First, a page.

The Ombudsman's final decision:
Summary: The Council wrongly promised to complete works to a tree outside Mr B’s house. This raised Mr B’s expectations. The Council took no action for a year; because of this it completed the works as a gesture of goodwill but failed to explain this to Mr B to manage his future expectations. The Council acknowledged Mr B’s complaint on three occasions over the year, but never investigated or provided a response until Mr B involved the Ombudsman. The Council has apologised for failures in service, but to recognise Mr B’s unnecessary time, trouble, and frustration the Council will pay £100.
- The complainant, who I will call Mr B, says it took over a year for the Council to complete tree pruning confirmed in June 2020 by the Love Clean Streets Application. Mr B complained to the Council in August 2020 about the lack of action, but only received automated acknowledgements at all three stages of the complaint. The Council only responded to Mr B after contact from the Ombudsman. The Council has apologised and completed tree pruning but has not explained what went wrong in this case.
- Mr B felt the Council stonewalled him as was not responding to his correspondence, which left him frustrated, upset, and disempowered. Mr B is concerned the tree is affecting the structure of his property, which causes worry and anxiety. Mr B says the delay completing the pruning added to that stress. Mr B wants assurance the failures in service will not recur in future should he need to make any further requests for tree pruning.
The Ombudsman’s role and powers
- We investigate complaints about ‘maladministration’ and ‘service failure’. In this statement, I have used the word fault to refer to these. We must also consider whether any fault has had an adverse impact on the person making the complaint. I refer to this as ‘injustice’. If there has been fault which has caused an injustice, we may suggest a remedy. (Local Government Act 1974, sections 26(1) and 26A(1), as amended)
- If we are satisfied with a council’s actions or proposed actions, we can complete our investigation and issue a decision statement. (Local Government Act 1974, section 30(1B) and 34H(i), as amended)
How I considered this complaint
- I considered:
- Information provided by Mr B, including during a telephone conversation.
- Information provided by the Council in response to my enquiries.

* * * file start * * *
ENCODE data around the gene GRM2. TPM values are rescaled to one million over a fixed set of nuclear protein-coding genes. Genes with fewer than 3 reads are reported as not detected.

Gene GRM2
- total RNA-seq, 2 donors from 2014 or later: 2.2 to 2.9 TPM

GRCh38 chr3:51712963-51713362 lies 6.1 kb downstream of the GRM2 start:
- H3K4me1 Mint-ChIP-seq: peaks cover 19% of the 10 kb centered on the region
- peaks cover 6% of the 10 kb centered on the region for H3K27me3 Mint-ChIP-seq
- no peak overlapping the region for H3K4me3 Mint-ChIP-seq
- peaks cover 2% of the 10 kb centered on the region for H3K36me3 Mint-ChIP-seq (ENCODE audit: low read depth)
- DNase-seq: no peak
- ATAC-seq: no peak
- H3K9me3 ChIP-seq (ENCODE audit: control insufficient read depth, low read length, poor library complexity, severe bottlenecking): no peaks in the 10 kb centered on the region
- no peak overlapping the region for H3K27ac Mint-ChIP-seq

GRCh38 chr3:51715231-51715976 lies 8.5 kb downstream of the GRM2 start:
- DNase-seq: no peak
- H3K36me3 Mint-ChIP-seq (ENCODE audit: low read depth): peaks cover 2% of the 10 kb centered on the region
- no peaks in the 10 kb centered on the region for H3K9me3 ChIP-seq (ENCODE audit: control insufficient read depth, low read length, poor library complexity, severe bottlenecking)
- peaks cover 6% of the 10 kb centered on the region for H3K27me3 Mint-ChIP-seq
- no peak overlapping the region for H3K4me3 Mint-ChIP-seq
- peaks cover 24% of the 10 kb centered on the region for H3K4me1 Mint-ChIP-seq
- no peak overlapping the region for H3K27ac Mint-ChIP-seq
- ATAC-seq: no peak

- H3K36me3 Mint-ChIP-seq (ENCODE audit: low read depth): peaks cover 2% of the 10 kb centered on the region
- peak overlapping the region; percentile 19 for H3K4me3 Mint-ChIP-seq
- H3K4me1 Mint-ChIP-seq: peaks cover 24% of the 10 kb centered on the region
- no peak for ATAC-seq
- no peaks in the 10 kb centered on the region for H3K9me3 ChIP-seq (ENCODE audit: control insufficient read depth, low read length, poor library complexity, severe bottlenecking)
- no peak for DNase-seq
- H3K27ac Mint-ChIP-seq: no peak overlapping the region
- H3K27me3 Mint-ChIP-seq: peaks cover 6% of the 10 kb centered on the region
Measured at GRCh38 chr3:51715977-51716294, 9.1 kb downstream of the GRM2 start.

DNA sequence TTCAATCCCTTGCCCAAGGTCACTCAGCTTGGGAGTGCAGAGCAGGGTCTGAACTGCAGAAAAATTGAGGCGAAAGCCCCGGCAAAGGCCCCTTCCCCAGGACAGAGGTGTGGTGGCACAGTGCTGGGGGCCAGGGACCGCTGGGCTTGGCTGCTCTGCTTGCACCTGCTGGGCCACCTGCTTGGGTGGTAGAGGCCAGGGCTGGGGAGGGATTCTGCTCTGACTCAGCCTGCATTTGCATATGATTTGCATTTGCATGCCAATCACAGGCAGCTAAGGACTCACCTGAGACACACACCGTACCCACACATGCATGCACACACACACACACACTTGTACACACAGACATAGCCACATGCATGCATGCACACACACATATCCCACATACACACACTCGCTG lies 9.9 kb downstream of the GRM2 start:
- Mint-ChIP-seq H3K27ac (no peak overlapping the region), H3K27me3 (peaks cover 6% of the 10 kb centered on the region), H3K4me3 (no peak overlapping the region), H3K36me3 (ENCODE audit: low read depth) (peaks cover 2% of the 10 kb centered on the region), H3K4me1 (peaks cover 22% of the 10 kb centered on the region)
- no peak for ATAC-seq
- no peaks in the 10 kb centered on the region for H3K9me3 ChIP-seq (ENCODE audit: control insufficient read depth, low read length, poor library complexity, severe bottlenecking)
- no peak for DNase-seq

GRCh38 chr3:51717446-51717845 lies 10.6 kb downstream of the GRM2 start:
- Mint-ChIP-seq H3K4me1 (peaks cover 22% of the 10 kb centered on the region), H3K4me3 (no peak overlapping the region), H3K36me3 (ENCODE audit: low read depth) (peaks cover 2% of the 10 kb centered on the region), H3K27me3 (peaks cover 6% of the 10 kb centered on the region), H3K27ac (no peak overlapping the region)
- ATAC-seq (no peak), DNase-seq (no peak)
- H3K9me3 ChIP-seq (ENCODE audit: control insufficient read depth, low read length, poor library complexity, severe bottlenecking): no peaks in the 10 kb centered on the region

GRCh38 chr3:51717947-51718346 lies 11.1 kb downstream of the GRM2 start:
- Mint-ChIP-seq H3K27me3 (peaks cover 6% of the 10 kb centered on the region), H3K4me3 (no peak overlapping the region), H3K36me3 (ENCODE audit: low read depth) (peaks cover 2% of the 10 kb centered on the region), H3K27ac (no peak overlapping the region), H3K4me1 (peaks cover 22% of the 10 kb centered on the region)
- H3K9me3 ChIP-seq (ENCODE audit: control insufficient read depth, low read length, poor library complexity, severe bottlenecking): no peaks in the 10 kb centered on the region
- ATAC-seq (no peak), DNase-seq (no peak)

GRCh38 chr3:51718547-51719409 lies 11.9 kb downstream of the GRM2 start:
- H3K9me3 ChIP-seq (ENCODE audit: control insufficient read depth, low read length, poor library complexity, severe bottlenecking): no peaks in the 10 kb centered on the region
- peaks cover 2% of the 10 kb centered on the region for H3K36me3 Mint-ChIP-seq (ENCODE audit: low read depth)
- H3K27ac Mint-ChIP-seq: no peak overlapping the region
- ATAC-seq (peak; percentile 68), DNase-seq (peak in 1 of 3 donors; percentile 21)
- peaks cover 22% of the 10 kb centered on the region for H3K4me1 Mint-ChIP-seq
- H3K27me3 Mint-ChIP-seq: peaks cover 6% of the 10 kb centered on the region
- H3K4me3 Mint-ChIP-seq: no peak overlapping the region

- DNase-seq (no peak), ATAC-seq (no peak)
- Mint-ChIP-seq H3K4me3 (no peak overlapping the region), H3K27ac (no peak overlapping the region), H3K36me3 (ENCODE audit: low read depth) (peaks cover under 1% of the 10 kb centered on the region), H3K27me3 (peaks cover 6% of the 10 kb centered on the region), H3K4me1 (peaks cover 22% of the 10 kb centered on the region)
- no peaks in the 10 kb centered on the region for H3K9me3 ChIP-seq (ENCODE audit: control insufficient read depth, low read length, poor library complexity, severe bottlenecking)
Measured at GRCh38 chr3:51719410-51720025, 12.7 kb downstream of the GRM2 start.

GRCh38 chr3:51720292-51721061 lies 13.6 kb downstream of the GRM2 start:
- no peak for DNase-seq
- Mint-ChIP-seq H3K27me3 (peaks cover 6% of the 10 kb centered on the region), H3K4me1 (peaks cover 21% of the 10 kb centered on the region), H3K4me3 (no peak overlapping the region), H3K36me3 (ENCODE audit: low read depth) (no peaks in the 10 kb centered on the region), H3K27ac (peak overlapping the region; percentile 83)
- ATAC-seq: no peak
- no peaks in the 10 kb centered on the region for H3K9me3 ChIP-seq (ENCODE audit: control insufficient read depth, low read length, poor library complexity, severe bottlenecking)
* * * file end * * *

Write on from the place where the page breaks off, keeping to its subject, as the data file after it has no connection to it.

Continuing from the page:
- Information on the Council’s website.
- The Ombudsman’s guide ‘Good Administrative Practice during the response to Covid 19’.
What I found
- The Council is responsible for trees on its land. The Council owns trees on the public highway along Mr B’s Street. The Council has a three-yearly cycle of inspecting the 24,000 trees it is responsible for. If the Council finds there is a risk or a nuisance it will prune the tree.
- In the meantime, the public can report problems with trees via the Council’s website. The Council will investigate in 20 working days.
- The Council completed its standard inspection of Mr B’s Road in November 2019 and decided to remove a hanging branch and lightly prune the tree on the road outside Mr B’s house. In May 2020, before the Council had completed these works, Mr B reported a concern about the tree and asked the Council to cut it back from his house. The Council visited the site and responded saying “This tree will be cut back from your property”. The Council removed the hanging branch as specified from its inspection.
- Two months later the Council had not cut the tree back from Mr B’s house, so Mr B put in a formal complaint. The Council sent an automated acknowledgement confirming it would send a formal acknowledgement in four working days. Nothing happened, so two months later Mr B put in another complaint form, this time complaining both about the lack of action on the tree and the Council’s failure to respond to his complaint. Mr B again got the same automated acknowledgement.
- Nothing happened, so three months later Mr B e-mailed the Chief Executive of the Council. Nothing happened, so Mr B escalated his complaint to the Ombudsman.
- We contacted the Council who confirmed it had not properly dealt with Mr B’s complaint. A Council officer visited the site to inspect the tree, they said they did not see any branches hitting Mr B’s house, but the tips of the twigs were close to the property. Though it was not work the Council would normally carry out, as a gesture of goodwill the Council decided to prune back the overhanging branches giving a two-metre clearance from Mr B’s house. The Council wrote to Mr B apologising for its unacceptable service and confirming the pruning was now complete. The Council gave no explanation to Mr B for its delays in completing the tree pruning originally promised a year earlier, for the failure to deal with his complaint, and did not explain it had completed the pruning as a gesture of goodwill. Mr B remained dissatisfied and wished the Ombudsman to continue an investigation.
My investigation and findings
The tree works
- I asked the Council how it decided the work to cut back the tree was done as a ‘gesture of goodwill’ when it previously told Mr B it would cut the tree back. The Council explains it made a mistake when it told Mr B it would cut back the tree. The actual work required, as per the standard inspection, was to remove a hanging branch. The officer misread the information and then gave wrong information to Mr B.